Publications by authors named "Heather E Murrey"

10 Publications

  • Page 1 of 1

Development of Sulfonamide Photoaffinity Inhibitors for Probing Cellular γ-Secretase.

ACS Chem Neurosci 2016 08 17;7(8):1166-73. Epub 2016 Jun 17.

Chemical Biology Program, Memorial Sloan Kettering Cancer Center , 1275 York Avenue, New York, New York 10065, United States.

γ-Secretase is a multiprotein complex that catalyzes intramembrane proteolysis associated with Alzheimer's disease and cancer. Here, we have developed potent sulfonamide clickable photoaffinity probes that target γ-secretase in vitro and in cells by incorporating various photoreactive groups and walking the clickable alkyne handle to different positions around the molecule. We found that benzophenone is preferred over diazirine as a photoreactive group within the sulfonamide scaffold for labeling γ-secretase. Intriguingly, the placement of the alkyne at different positions has little effect on probe potency but has a significant impact on the efficiency of labeling of γ-secretase. Moreover, the optimized clickable photoprobe, 163-BP3, was utilized as a cellular probe to effectively assess the target engagement of inhibitors with γ-secretase in primary neuronal cells. In addition, biotinylated 163-BP3 probes were developed and used to capture the native γ-secretase complex in the 3-[(3-cholamidopropyl)dimethylammonio]-2-hydroxy-1-propanesulfonate (CHAPSO) solubilized state. Taken together, these next generation clickable and biotinylated sulfonamide probes offer new tools to study γ-secretase in biochemical and cellular systems. Finally, the data provide insights into structural features of the sulfonamide inhibitor binding site in relation to the active site and into the design of clickable photoaffinity probes.
View Article and Find Full Text PDF

Download full-text PDF

Source
http://dx.doi.org/10.1021/acschemneuro.6b00127DOI Listing
http://www.ncbi.nlm.nih.gov/pmc/articles/PMC5576034PMC
August 2016

Systematic Evaluation of Bioorthogonal Reactions in Live Cells with Clickable HaloTag Ligands: Implications for Intracellular Imaging.

J Am Chem Soc 2015 Sep 31;137(35):11461-75. Epub 2015 Aug 31.

Worldwide Medicinal Chemistry, Pfizer Worldwide Research and Development , Cambridge, Massachusetts 02139, United States.

Bioorthogonal reactions, including the strain-promoted azide-alkyne cycloaddition (SPAAC) and inverse electron demand Diels-Alder (iEDDA) reactions, have become increasingly popular for live-cell imaging applications. However, the stability and reactivity of reagents has never been systematically explored in the context of a living cell. Here we report a universal, organelle-targetable system based on HaloTag protein technology for directly comparing bioorthogonal reagent reactivity, specificity, and stability using clickable HaloTag ligands in various subcellular compartments. This system enabled a detailed comparison of the bioorthogonal reactions in live cells and informed the selection of optimal reagents and conditions for live-cell imaging studies. We found that the reaction of sTCO with monosubstituted tetrazines is the fastest reaction in cells; however, both reagents have stability issues. To address this, we introduced a new variant of sTCO, Ag-sTCO, which has much improved stability and can be used directly in cells for rapid bioorthogonal reactions with tetrazines. Utilization of Ag complexes of conformationally strained trans-cyclooctenes should greatly expand their usefulness especially when paired with less reactive, more stable tetrazines.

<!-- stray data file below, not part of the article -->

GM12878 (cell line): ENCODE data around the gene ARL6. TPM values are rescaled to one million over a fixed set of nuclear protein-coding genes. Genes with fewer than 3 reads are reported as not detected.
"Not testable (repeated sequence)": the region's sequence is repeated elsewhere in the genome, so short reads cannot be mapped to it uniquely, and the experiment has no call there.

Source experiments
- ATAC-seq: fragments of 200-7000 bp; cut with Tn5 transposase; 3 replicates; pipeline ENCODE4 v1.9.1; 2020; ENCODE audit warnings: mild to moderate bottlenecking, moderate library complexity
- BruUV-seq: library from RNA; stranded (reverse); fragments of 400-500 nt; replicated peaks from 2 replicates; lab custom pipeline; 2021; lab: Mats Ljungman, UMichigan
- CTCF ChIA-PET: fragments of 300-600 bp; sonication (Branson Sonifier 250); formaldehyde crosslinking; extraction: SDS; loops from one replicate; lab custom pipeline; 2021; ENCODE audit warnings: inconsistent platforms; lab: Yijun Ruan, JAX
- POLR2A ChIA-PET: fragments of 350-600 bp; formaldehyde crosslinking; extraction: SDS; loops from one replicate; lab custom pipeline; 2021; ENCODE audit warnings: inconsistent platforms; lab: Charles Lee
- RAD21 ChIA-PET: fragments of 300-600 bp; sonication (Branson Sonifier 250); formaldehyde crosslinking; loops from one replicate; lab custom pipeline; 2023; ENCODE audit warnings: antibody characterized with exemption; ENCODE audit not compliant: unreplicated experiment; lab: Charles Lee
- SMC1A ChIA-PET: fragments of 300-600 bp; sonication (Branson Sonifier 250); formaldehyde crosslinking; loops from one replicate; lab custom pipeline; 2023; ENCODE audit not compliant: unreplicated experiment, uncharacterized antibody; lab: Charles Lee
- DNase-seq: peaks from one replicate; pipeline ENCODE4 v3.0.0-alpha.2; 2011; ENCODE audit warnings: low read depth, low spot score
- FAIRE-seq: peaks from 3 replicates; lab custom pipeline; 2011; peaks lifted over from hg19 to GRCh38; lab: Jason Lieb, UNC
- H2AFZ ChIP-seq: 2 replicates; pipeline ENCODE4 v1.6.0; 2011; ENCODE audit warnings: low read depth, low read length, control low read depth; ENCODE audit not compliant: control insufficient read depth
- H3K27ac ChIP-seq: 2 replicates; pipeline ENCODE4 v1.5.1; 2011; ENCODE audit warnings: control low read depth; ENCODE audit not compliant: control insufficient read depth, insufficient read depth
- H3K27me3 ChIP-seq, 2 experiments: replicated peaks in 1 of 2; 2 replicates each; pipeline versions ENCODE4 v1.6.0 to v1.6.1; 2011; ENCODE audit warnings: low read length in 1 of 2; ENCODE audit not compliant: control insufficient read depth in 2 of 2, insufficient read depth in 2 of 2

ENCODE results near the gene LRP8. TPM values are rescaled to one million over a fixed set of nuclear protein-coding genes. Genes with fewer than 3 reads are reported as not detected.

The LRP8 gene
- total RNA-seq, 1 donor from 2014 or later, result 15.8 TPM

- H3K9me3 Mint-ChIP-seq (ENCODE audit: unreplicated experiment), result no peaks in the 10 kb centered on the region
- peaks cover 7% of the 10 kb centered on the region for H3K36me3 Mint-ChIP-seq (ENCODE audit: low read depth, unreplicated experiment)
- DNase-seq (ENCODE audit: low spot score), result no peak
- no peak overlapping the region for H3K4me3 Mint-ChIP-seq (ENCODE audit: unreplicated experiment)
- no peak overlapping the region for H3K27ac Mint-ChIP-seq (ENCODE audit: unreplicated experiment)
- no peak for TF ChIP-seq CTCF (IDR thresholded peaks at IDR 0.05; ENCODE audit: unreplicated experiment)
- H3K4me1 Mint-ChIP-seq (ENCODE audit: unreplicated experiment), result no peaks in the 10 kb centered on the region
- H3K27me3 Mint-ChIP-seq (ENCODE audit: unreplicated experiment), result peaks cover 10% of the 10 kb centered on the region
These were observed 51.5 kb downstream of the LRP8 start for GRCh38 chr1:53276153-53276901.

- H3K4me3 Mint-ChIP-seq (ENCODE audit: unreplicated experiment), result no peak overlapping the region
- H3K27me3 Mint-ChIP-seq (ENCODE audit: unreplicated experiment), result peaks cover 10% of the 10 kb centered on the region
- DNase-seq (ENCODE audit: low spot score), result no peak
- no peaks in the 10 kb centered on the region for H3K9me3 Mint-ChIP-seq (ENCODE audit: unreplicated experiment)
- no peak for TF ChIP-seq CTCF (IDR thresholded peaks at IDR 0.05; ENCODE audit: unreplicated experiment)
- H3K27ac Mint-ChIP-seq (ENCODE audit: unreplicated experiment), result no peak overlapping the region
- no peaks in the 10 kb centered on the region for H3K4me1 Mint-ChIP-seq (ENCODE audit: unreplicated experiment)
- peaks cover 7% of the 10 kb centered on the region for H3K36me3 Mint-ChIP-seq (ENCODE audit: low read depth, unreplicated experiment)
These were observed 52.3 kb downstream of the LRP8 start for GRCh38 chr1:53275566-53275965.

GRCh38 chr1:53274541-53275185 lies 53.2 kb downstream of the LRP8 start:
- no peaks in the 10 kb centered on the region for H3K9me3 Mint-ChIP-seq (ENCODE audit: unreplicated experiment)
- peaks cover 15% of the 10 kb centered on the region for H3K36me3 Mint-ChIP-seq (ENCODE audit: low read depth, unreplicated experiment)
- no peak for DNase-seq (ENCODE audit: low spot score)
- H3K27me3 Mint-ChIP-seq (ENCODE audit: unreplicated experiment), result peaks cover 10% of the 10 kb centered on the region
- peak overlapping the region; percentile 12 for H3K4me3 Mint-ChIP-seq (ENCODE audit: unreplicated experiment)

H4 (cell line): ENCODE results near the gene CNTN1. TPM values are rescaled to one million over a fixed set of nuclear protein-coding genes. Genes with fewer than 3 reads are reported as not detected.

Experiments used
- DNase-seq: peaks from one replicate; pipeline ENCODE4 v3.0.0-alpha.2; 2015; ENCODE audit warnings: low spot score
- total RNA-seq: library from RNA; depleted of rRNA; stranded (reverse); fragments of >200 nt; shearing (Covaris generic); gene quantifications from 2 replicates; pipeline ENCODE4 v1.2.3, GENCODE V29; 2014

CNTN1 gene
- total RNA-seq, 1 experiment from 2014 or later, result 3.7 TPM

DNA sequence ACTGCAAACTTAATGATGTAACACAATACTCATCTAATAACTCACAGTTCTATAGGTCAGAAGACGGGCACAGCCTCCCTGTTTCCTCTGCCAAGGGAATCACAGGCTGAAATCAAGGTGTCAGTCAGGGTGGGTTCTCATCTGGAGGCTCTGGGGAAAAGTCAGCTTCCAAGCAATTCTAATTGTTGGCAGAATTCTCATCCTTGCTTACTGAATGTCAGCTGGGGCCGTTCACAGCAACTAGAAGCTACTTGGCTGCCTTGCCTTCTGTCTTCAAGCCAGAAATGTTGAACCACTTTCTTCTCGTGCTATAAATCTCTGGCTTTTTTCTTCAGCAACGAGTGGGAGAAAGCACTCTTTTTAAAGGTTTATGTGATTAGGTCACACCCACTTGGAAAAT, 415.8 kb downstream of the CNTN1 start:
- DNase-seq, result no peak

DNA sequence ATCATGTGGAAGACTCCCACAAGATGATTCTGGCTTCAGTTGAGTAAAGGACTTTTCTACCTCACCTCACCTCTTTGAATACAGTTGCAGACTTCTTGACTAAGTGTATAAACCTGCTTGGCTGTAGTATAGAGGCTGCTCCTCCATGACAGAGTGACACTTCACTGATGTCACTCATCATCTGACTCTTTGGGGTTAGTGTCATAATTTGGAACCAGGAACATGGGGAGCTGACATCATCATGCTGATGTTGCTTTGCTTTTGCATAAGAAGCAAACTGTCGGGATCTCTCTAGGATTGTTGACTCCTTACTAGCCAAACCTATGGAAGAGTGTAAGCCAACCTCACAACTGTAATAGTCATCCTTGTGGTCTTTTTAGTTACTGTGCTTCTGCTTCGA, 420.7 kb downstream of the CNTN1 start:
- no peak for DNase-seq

View Article and Find Full Text PDF

Download full-text PDF

Source
http://dx.doi.org/10.1021/jacs.5b06847DOI Listing
http://www.ncbi.nlm.nih.gov/pmc/articles/PMC4572613PMC
September 2015

Discovery of indole-derived pyridopyrazine-1,6-dione γ-secretase modulators that target presenilin.

Bioorg Med Chem Lett 2015 Feb 25;25(4):908-13. Epub 2014 Dec 25.

Pfizer Worldwide Research & Development, 610 Main Street, Cambridge, MA 02139, USA.

Herein we describe design strategies that led to the discovery of novel pyridopyrazine-1,6-dione γ-secretase modulators (GSMs) incorporating an indole motif as a heterocyclic replacement for a naphthyl moiety that was present in the original lead 9. Tactics involving parallel medicinal chemistry and in situ monomer synthesis to prepare focused libraries are discussed. Optimized indole GSM 29 exhibited good alignment of in vitro potency and physicochemical properties, and moderate reduction of brain Aβ42 was achieved in a rat efficacy model when dosed orally at 30mg/kg. Labeling experiments using a clickable, indole-derived GSM photoaffinity probe demonstrated that this series binds to the presenilin N-terminal fragment (PS1-NTF) of the γ-secretase complex.